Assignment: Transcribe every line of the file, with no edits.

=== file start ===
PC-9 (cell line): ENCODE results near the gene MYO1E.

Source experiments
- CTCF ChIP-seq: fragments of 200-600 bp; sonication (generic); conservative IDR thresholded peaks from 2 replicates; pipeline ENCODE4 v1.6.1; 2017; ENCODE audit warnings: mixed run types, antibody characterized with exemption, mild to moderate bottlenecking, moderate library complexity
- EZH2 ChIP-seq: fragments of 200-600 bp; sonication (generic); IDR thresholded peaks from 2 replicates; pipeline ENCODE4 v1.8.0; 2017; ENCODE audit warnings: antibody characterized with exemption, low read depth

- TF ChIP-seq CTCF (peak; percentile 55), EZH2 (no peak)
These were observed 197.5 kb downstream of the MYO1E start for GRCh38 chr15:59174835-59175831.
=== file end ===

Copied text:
PC-9 (cell line): ENCODE results near the gene MYO1E.

Source experiments
- CTCF ChIP-seq: fragments of 200-600 bp; sonication (generic); conservative IDR thresholded peaks from 2 replicates; pipeline ENCODE4 v1.6.1; 2017; ENCODE audit warnings: mixed run types, antibody characterized with exemption, mild to moderate bottlenecking, moderate library complexity
- EZH2 ChIP-seq: fragments of 200-600 bp; sonication (generic); IDR thresholded peaks from 2 replicates; pipeline ENCODE4 v1.8.0; 2017; ENCODE audit warnings: antibody characterized with exemption, low read depth

- TF ChIP-seq CTCF (peak; percentile 55), EZH2 (no peak)
These were observed 197.5 kb downstream of the MYO1E start for GRCh38 chr15:59174835-59175831.